The Chevrolet Colorado is a small truck built to take on huge tasks. This little Chevy truck may be customized for most scenarios, with options ranging from 4-8 cylinders and 2-4 doors to 2WD-4WD and luxury to work trim. They’re also fairly dependable. However, few of the models particularly 2004, 2005, 2015, and 2016 Chevy Colorado transmission issues occurred in large. So, let us see what the problems are and how to avoid it.
Avoid Chevrolet Colorado year models 2004, 2005, 2015 and 2016
The most troublesome year models of the Chevrolet Colorado are the 2004, 2005, 2015, and 2016 versions. Misfires in the engine, gearbox failures, and a slew of other problems are all too prevalent in these year models. Both the 2004 and 2005 versions have issues with the air conditioner and heater, as well as engine breakdowns. They also have a tendency for their check engine light to come on and stay on unless they perform considerable maintenance.
The 2015 Chevrolet Colorado is considered the worst year model, with severe gearbox and engine problems that manifest at low miles and have a high average repair cost. The 2016 isn’t much better, albeit the transmission problems aren’t as bad as the previous model’s.
We strongly advise you to avoid the 2015 Colorado, since it has the largest amount of documented difficulties, many of which appear after only 10,000 miles. The transmission in particular is frequently defective in older vehicles, posing a risk when driving. Similar issues exist with the 2016 year model, however there are fewer reports. It is not recommended that you purchase either model.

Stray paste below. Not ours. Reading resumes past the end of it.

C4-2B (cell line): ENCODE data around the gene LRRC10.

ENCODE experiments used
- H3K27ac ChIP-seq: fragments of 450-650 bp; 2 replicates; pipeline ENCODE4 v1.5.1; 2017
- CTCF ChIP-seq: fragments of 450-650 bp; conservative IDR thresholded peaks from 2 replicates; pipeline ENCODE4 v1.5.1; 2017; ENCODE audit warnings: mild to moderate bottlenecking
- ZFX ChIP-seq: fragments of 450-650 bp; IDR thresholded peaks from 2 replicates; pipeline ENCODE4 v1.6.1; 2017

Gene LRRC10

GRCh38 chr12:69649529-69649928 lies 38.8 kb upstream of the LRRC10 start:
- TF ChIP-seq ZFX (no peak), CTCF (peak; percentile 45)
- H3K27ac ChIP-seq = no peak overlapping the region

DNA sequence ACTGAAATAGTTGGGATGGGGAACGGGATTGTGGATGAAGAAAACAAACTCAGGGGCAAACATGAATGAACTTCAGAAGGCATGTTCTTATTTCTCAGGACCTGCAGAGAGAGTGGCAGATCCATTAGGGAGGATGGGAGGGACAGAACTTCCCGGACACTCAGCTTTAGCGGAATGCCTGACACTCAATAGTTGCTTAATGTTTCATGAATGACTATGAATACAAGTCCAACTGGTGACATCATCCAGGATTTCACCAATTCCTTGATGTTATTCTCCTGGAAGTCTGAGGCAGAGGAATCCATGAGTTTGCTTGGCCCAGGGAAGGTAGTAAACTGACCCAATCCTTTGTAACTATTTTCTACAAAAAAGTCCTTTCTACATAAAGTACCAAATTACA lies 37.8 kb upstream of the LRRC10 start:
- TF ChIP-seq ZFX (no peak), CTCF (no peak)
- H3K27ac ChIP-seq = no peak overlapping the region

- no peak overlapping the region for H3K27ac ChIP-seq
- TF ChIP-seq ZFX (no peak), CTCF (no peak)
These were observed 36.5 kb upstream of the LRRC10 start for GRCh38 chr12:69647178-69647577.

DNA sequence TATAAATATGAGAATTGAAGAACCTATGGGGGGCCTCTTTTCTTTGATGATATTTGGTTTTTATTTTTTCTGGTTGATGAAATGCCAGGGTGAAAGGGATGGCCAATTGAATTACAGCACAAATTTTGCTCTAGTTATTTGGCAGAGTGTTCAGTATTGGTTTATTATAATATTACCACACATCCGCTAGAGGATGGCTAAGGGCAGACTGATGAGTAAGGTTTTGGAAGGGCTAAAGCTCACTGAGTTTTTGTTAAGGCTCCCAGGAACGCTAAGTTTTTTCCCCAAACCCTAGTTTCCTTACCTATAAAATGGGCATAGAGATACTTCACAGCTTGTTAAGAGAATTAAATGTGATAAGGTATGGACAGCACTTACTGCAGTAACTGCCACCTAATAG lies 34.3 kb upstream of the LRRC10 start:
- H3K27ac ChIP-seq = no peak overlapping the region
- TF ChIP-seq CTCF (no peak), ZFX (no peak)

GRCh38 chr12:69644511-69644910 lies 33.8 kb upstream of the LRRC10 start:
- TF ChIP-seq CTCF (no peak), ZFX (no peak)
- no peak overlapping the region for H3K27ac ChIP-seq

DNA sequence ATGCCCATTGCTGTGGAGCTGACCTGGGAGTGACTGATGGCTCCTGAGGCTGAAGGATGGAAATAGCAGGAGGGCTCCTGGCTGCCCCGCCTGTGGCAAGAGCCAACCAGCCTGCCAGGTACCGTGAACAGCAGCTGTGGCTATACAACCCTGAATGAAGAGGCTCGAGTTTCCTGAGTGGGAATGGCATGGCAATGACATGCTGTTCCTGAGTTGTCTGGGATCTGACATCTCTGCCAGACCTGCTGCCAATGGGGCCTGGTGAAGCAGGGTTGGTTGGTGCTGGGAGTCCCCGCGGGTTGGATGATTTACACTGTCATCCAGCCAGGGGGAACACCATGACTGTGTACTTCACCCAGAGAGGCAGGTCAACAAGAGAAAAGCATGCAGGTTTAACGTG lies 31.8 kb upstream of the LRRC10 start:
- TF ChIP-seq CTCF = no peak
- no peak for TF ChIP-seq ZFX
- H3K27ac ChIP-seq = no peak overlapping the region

Chevrolet Colorado problem counts by year
These are the most common problems reported by owners on platforms such as carproblems.com, carcomplaints.com, and Car Talk Community. The most common problems with Chevrolet Colorados are transmission failure, stalling engines, and interior accessory issues.
Number of reported problems:
2016 Chevy Colorado Transmission Problems and their Solution:
PIP5071 – Squawking noise on the 2-3 shift
An unusual squawking or groaning noise may be heard on the upshift from 2nd to 3rd gear.
The 3-4 friction and steel plates, clutch plate, apply plate, and selective backing plates will have to be replaced.
One of the more common 8L transmission problems is excessively hard or abrupt gear changes.
The TCM may need to be recalibrated with the latest control software. It could also be caused by one or more of the clutch fill times not being learned by the TCM. In which case, the Service Fast Learn (SFL) procedure will have to be performed. Should the problems persist, the valve body will need to be replaced.
Intermittent harsh shifting – Chevrolet Colorado 4L60E
A common Chevy Colorado transmission problem is an intermittent hard 1-2 shift, often accompanied by engine bogging. This condition can be caused by the torque convertor clutch applying during the shift.
To remedy the problem, the wiring harness needs to be inspected from the transmission case connector to the rear of the engine on the driver side. It’s possible that the wires for the TCC solenoid and pressure control solenoid have become frayed on a body seam. If this is the case, the wiring will need to be repaired, and the harness repositioned.
2016 Chevy Colorado Transmission Common warning signs that your transmission is having issues are:
One of the most common signs is when your transmission shifts gears but the result of those shifts are delayed.
Strange smells are a sign your transmission fluid is burning inside your components.